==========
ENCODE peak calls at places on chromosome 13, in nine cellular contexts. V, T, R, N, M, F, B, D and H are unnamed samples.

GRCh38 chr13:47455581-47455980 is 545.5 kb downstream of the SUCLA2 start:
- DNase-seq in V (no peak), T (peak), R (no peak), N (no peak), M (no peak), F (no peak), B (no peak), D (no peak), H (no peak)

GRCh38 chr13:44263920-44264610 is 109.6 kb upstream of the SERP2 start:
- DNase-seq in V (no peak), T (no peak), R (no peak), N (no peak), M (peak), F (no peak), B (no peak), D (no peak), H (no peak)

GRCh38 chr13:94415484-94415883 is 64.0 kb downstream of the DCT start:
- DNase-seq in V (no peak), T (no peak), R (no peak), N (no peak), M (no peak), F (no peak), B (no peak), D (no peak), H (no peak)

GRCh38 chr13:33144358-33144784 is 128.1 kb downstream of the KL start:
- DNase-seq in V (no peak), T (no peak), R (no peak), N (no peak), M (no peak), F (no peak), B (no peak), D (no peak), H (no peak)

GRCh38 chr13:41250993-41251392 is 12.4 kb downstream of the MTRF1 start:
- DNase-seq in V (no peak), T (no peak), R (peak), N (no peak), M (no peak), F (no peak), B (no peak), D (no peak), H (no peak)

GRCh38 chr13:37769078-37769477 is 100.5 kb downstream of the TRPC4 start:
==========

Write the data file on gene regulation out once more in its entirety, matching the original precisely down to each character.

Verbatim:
ENCODE peak calls at places on chromosome 13, in nine cellular contexts. V, T, R, N, M, F, B, D and H are unnamed samples.

GRCh38 chr13:47455581-47455980 is 545.5 kb downstream of the SUCLA2 start:
- DNase-seq in V (no peak), T (peak), R (no peak), N (no peak), M (no peak), F (no peak), B (no peak), D (no peak), H (no peak)

GRCh38 chr13:44263920-44264610 is 109.6 kb upstream of the SERP2 start:
- DNase-seq in V (no peak), T (no peak), R (no peak), N (no peak), M (peak), F (no peak), B (no peak), D (no peak), H (no peak)

GRCh38 chr13:94415484-94415883 is 64.0 kb downstream of the DCT start:
- DNase-seq in V (no peak), T (no peak), R (no peak), N (no peak), M (no peak), F (no peak), B (no peak), D (no peak), H (no peak)

GRCh38 chr13:33144358-33144784 is 128.1 kb downstream of the KL start:
- DNase-seq in V (no peak), T (no peak), R (no peak), N (no peak), M (no peak), F (no peak), B (no peak), D (no peak), H (no peak)

GRCh38 chr13:41250993-41251392 is 12.4 kb downstream of the MTRF1 start:
- DNase-seq in V (no peak), T (no peak), R (peak), N (no peak), M (no peak), F (no peak), B (no peak), D (no peak), H (no peak)

GRCh38 chr13:37769078-37769477 is 100.5 kb downstream of the TRPC4 start: